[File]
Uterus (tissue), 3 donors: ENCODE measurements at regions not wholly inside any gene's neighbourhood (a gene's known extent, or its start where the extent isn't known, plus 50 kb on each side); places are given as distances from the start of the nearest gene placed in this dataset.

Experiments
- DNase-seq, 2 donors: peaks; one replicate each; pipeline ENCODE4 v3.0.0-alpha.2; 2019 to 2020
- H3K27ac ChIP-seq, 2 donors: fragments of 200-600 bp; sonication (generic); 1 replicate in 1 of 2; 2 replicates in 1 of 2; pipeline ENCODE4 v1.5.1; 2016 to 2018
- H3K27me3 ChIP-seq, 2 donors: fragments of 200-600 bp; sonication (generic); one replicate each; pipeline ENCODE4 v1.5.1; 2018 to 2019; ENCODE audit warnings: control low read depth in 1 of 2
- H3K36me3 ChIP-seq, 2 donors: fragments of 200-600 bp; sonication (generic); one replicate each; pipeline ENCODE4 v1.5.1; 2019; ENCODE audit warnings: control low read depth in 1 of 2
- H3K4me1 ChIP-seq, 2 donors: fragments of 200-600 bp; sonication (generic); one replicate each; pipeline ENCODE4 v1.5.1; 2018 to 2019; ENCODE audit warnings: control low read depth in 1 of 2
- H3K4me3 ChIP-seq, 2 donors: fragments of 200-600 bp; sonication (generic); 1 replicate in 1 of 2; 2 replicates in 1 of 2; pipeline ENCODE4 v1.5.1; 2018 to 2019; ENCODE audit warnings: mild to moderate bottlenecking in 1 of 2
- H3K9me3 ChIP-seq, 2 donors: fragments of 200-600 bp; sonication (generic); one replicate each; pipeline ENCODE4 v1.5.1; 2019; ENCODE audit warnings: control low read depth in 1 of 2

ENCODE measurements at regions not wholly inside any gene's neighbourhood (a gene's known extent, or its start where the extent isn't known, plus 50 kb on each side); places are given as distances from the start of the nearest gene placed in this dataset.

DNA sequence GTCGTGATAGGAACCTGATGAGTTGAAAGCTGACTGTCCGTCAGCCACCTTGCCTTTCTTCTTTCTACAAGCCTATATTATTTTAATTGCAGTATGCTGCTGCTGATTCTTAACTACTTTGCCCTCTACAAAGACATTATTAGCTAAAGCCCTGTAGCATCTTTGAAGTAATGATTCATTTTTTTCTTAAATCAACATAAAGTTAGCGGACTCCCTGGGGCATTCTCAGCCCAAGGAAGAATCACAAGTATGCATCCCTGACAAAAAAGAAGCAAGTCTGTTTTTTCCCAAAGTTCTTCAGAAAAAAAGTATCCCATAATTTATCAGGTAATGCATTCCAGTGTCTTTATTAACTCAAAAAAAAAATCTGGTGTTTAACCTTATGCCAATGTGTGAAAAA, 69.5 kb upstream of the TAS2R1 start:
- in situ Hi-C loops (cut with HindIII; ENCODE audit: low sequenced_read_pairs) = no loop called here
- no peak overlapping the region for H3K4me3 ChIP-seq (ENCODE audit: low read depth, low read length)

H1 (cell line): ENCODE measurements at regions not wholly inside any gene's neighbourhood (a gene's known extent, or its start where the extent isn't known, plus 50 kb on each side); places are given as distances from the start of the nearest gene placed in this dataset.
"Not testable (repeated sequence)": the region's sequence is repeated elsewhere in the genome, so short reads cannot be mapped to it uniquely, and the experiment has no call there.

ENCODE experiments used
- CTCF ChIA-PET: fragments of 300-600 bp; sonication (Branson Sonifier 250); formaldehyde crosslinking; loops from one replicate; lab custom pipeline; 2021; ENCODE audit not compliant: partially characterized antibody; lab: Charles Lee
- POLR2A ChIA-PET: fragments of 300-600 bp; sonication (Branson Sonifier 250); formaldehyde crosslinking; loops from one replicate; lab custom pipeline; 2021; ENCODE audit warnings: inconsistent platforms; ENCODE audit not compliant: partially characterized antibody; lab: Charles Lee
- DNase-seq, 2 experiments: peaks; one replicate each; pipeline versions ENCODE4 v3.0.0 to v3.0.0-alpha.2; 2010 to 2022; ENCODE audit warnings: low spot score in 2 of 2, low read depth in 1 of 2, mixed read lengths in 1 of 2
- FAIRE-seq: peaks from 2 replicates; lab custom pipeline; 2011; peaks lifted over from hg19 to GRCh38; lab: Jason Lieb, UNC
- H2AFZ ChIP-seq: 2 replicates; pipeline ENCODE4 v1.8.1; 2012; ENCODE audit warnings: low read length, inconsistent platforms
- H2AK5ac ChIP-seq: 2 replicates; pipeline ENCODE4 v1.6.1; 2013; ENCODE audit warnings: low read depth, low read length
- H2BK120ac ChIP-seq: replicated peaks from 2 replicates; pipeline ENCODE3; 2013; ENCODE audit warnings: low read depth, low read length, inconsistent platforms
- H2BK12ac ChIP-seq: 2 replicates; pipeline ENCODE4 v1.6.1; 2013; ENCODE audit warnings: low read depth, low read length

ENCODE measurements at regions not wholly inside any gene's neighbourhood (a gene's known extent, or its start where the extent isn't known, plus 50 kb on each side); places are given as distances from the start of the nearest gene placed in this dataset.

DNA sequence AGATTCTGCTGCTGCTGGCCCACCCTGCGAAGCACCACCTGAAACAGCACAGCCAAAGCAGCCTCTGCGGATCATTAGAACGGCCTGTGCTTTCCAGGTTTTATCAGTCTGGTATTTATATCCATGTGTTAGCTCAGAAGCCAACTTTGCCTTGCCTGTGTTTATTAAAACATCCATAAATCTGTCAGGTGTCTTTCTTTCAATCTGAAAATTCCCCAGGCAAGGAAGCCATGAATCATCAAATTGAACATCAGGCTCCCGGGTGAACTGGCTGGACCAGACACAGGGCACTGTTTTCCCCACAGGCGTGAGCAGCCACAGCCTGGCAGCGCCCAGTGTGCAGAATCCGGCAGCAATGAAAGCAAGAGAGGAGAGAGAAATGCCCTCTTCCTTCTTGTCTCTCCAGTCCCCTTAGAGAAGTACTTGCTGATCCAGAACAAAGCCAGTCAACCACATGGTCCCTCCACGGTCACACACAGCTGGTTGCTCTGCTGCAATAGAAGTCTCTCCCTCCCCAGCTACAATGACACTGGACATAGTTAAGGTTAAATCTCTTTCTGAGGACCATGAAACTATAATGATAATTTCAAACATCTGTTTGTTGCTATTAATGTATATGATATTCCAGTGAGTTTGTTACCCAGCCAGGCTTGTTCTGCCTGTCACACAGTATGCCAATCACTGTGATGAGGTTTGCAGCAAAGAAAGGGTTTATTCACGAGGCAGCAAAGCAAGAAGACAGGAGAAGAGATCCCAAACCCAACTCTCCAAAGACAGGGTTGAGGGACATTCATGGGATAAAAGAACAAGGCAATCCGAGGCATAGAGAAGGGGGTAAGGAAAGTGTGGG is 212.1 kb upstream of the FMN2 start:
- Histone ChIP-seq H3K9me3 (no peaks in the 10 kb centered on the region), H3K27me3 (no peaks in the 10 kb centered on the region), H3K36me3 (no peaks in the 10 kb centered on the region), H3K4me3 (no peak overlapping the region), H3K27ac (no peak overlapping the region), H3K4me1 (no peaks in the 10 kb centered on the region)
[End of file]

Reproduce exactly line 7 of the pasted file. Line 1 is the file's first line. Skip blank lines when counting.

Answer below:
- H3K4me1 ChIP-seq, 2 donors: fragments of 200-600 bp; sonication (generic); one replicate each; pipeline ENCODE4 v1.5.1; 2018 to 2019; ENCODE audit warnings: control low read depth in 1 of 2